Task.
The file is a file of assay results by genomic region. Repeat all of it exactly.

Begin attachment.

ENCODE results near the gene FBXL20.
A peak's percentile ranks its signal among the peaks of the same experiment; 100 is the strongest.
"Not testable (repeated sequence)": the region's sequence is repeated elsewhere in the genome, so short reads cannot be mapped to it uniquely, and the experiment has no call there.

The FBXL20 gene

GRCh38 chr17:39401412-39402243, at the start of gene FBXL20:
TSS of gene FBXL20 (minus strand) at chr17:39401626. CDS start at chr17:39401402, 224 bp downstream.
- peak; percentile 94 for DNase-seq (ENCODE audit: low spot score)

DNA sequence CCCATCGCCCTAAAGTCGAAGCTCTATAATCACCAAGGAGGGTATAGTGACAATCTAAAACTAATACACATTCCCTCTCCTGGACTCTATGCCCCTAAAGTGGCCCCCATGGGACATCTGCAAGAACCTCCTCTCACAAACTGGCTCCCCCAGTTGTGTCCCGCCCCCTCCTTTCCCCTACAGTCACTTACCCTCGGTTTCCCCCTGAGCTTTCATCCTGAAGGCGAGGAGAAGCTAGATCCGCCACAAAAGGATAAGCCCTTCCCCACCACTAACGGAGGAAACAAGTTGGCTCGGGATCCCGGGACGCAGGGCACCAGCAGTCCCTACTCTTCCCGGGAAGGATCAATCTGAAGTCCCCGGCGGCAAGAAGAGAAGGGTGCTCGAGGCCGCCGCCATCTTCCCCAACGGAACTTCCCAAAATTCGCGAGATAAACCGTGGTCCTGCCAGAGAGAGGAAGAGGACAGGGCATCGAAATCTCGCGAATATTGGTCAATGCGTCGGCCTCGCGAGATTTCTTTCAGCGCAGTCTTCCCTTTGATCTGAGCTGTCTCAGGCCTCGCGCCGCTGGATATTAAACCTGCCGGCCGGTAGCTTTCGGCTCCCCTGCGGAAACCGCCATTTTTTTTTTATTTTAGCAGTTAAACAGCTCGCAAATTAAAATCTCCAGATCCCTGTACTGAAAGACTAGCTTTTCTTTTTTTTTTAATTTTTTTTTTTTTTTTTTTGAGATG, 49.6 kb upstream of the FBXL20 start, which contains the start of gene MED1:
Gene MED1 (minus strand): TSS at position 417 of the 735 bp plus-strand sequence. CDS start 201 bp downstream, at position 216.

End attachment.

ENCODE results near the gene FBXL20.
A peak's percentile ranks its signal among the peaks of the same experiment; 100 is the strongest.
"Not testable (repeated sequence)": the region's sequence is repeated elsewhere in the genome, so short reads cannot be mapped to it uniquely, and the experiment has no call there.

The FBXL20 gene

GRCh38 chr17:39401412-39402243, at the start of gene FBXL20:
TSS of gene FBXL20 (minus strand) at chr17:39401626. CDS start at chr17:39401402, 224 bp downstream.
- peak; percentile 94 for DNase-seq (ENCODE audit: low spot score)

DNA sequence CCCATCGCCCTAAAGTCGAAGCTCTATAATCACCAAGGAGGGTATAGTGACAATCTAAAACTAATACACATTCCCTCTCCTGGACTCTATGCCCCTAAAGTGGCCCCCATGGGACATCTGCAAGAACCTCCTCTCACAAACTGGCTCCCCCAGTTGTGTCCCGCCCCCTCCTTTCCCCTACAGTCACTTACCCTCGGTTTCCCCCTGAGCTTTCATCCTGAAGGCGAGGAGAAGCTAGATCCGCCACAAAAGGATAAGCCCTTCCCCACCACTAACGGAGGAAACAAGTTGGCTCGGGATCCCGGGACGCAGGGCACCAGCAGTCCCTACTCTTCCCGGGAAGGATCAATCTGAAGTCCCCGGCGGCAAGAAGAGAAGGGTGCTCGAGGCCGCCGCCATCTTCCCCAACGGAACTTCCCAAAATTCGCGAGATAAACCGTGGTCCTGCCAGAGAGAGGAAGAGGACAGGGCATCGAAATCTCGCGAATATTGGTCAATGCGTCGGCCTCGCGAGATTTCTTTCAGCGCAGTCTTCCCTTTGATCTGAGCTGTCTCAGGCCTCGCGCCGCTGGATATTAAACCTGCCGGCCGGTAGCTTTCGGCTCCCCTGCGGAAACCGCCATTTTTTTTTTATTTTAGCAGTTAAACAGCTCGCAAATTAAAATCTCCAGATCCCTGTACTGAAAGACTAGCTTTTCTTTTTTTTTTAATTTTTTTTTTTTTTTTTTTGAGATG, 49.6 kb upstream of the FBXL20 start, which contains the start of gene MED1:
Gene MED1 (minus strand): TSS at position 417 of the 735 bp plus-strand sequence. CDS start 201 bp downstream, at position 216.